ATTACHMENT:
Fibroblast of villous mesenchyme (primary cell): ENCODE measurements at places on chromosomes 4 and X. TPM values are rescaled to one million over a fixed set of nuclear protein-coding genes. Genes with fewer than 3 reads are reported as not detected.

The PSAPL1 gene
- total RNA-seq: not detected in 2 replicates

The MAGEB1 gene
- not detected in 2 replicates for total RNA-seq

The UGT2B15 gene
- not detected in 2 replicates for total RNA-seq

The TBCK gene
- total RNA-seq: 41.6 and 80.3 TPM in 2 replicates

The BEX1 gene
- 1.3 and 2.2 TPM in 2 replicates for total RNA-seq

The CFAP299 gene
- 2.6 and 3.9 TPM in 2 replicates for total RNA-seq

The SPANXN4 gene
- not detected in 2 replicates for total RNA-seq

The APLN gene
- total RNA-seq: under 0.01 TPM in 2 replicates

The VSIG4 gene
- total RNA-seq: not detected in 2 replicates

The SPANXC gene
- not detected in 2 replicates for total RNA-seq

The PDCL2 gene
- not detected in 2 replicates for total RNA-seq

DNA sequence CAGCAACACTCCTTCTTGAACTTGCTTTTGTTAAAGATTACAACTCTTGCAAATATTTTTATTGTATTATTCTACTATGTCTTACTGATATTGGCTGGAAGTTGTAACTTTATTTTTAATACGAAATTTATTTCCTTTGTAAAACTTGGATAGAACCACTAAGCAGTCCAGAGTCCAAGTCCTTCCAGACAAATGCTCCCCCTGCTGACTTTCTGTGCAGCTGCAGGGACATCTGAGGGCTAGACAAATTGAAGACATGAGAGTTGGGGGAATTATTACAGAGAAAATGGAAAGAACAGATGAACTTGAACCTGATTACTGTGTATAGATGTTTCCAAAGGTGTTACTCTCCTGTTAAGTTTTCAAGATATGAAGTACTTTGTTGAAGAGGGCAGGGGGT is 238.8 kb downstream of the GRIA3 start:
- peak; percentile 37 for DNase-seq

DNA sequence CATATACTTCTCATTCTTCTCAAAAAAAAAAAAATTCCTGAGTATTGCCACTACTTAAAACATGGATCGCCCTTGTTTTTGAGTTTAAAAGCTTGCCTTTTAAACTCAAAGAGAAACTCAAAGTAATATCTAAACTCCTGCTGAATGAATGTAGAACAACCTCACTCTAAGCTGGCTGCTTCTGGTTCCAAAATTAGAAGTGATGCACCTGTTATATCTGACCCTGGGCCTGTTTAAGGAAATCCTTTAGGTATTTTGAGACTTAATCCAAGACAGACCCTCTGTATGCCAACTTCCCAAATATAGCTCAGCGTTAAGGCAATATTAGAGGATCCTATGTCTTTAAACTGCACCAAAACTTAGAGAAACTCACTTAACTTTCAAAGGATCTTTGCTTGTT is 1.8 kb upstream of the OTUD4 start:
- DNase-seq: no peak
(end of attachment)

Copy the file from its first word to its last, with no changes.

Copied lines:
Fibroblast of villous mesenchyme (primary cell): ENCODE measurements at places on chromosomes 4 and X. TPM values are rescaled to one million over a fixed set of nuclear protein-coding genes. Genes with fewer than 3 reads are reported as not detected.

The PSAPL1 gene
- total RNA-seq: not detected in 2 replicates

The MAGEB1 gene
- not detected in 2 replicates for total RNA-seq

The UGT2B15 gene
- not detected in 2 replicates for total RNA-seq

The TBCK gene
- total RNA-seq: 41.6 and 80.3 TPM in 2 replicates

The BEX1 gene
- 1.3 and 2.2 TPM in 2 replicates for total RNA-seq

The CFAP299 gene
- 2.6 and 3.9 TPM in 2 replicates for total RNA-seq

The SPANXN4 gene
- not detected in 2 replicates for total RNA-seq

The APLN gene
- total RNA-seq: under 0.01 TPM in 2 replicates

The VSIG4 gene
- total RNA-seq: not detected in 2 replicates

The SPANXC gene
- not detected in 2 replicates for total RNA-seq

The PDCL2 gene
- not detected in 2 replicates for total RNA-seq

DNA sequence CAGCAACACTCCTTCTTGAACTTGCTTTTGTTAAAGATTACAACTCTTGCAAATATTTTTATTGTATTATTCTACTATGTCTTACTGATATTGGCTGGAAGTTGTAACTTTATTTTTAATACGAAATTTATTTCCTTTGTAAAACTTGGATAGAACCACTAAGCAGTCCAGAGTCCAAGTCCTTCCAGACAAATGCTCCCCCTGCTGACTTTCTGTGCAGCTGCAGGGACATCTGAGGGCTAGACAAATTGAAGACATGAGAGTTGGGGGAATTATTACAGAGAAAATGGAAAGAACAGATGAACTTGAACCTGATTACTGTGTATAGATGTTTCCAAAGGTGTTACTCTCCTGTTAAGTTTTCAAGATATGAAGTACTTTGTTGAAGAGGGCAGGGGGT is 238.8 kb downstream of the GRIA3 start:
- peak; percentile 37 for DNase-seq

DNA sequence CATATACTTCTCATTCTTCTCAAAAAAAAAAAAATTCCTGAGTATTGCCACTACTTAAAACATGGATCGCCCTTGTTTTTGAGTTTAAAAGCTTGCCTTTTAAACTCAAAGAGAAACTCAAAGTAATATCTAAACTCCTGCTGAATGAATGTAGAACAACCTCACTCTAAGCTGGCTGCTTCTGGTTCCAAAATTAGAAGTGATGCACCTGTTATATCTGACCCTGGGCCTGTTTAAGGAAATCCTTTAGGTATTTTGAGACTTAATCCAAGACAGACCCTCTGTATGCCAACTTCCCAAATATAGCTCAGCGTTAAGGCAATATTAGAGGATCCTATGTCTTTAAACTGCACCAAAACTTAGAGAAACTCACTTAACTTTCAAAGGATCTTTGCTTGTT is 1.8 kb upstream of the OTUD4 start:
- DNase-seq: no peak